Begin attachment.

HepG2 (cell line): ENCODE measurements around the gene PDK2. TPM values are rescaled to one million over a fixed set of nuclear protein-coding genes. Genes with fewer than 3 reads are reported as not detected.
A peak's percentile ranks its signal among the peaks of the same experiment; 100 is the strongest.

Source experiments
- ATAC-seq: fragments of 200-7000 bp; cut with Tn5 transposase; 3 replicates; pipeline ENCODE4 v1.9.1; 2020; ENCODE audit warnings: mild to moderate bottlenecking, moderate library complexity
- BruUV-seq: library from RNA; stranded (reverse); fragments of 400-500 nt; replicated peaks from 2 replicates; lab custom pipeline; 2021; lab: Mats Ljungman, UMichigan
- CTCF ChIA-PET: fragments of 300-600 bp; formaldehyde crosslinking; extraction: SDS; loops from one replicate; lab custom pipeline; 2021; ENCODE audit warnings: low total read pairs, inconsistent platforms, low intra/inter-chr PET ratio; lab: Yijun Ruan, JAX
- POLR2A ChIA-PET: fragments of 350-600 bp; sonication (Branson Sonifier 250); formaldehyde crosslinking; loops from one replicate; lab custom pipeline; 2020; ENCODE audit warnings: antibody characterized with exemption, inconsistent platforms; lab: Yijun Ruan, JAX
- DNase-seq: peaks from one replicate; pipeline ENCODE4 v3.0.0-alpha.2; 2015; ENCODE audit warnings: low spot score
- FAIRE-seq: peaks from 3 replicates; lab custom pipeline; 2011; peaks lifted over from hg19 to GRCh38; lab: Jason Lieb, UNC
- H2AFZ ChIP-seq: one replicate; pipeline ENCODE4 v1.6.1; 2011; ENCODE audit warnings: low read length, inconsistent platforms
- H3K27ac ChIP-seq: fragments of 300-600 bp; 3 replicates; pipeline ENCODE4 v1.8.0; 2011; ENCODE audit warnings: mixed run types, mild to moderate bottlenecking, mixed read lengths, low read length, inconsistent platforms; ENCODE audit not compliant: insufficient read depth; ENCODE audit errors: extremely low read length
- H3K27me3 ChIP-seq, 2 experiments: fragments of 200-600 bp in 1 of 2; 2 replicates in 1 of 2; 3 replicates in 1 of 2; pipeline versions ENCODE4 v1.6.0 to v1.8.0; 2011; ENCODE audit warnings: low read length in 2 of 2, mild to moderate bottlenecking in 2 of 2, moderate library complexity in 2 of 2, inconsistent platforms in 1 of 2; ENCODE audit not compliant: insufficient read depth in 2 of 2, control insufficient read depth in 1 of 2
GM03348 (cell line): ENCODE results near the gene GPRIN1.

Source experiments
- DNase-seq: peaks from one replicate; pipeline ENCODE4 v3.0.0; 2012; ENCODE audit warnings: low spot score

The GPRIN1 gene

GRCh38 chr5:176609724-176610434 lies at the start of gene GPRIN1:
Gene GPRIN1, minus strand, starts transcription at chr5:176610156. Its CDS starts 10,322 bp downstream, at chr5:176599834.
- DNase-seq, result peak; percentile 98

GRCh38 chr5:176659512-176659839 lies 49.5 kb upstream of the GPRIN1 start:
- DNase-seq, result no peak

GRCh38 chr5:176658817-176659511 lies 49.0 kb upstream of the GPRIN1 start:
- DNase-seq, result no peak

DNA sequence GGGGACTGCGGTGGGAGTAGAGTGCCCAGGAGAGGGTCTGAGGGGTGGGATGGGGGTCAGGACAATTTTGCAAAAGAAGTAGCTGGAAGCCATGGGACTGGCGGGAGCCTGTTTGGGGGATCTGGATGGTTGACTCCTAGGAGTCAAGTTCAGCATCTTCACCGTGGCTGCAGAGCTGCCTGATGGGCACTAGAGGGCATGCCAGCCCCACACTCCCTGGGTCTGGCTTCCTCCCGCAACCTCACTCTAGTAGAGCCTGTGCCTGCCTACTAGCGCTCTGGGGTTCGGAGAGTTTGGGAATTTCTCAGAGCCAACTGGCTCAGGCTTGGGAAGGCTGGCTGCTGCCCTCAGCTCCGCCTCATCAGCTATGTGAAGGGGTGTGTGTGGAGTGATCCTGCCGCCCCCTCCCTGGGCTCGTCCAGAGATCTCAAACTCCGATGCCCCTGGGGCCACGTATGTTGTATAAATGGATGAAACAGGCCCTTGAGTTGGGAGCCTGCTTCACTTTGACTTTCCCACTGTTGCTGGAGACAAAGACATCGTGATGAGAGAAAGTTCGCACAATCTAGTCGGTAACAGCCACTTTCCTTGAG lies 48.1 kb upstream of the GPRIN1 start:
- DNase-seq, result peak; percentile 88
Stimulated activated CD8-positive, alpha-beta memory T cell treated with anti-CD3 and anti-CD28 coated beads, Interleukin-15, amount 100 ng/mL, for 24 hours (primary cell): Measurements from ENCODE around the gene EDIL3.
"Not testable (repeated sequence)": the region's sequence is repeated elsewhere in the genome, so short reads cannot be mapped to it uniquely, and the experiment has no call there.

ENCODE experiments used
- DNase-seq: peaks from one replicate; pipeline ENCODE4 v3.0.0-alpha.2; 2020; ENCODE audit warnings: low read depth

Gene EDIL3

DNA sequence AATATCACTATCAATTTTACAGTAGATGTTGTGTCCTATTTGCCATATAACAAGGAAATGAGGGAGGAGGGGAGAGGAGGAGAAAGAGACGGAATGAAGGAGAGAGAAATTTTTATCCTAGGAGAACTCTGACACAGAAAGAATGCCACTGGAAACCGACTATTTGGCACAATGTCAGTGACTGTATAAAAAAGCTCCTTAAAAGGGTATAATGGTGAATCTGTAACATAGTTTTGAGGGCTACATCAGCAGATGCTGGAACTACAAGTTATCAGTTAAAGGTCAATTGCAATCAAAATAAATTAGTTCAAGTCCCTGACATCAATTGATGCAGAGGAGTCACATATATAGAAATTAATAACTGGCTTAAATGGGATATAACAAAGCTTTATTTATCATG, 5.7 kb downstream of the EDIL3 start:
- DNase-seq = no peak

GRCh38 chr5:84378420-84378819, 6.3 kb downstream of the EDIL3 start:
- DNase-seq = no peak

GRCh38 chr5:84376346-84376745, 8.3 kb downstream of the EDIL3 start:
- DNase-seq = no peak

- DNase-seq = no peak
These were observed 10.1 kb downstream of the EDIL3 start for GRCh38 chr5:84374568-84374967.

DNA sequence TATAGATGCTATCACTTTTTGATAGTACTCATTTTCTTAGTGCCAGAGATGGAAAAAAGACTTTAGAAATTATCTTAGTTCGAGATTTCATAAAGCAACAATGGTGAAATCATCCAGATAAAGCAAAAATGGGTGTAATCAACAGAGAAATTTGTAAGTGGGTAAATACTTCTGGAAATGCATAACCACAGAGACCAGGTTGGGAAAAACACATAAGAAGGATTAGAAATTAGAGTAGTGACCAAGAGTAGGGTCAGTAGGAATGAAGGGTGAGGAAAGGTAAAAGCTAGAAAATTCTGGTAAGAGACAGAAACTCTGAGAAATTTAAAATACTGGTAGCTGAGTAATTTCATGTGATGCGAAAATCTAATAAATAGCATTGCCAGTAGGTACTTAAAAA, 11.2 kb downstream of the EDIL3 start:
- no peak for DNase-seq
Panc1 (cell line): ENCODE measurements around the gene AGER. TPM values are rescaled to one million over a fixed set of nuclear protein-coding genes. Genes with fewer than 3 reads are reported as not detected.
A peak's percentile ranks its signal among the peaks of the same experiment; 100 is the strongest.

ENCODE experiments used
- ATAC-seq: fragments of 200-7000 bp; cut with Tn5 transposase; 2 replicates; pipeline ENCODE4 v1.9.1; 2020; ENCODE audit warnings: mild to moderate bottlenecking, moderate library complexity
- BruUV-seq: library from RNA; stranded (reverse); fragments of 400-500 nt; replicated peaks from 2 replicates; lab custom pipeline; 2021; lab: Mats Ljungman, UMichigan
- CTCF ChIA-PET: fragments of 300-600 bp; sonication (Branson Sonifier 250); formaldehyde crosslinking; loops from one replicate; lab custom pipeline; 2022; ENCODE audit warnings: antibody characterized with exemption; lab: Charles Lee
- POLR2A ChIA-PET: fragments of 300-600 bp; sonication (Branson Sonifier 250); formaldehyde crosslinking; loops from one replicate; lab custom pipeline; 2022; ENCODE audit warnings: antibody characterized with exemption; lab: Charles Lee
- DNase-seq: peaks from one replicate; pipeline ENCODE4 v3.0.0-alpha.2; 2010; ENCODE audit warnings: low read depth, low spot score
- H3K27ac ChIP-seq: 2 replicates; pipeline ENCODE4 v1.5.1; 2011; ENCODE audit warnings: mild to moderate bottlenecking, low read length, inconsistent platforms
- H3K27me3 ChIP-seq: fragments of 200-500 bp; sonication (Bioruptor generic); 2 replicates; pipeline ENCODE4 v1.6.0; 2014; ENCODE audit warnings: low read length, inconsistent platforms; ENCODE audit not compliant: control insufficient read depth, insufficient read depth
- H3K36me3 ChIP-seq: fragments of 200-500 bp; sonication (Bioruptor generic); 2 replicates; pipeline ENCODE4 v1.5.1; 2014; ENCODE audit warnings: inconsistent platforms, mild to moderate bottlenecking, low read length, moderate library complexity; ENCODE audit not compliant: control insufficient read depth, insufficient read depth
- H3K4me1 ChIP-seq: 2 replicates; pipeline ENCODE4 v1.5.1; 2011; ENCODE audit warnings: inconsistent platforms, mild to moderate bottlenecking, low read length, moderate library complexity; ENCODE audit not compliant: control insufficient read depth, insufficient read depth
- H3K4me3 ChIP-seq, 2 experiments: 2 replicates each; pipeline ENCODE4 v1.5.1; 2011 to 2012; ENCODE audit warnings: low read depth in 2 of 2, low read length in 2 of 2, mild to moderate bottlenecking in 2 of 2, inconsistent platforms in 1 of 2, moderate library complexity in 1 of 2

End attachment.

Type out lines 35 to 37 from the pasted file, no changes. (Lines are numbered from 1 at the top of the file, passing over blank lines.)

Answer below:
GRCh38 chr5:84376346-84376745, 8.3 kb downstream of the EDIL3 start:
- DNase-seq = no peak

- DNase-seq = no peak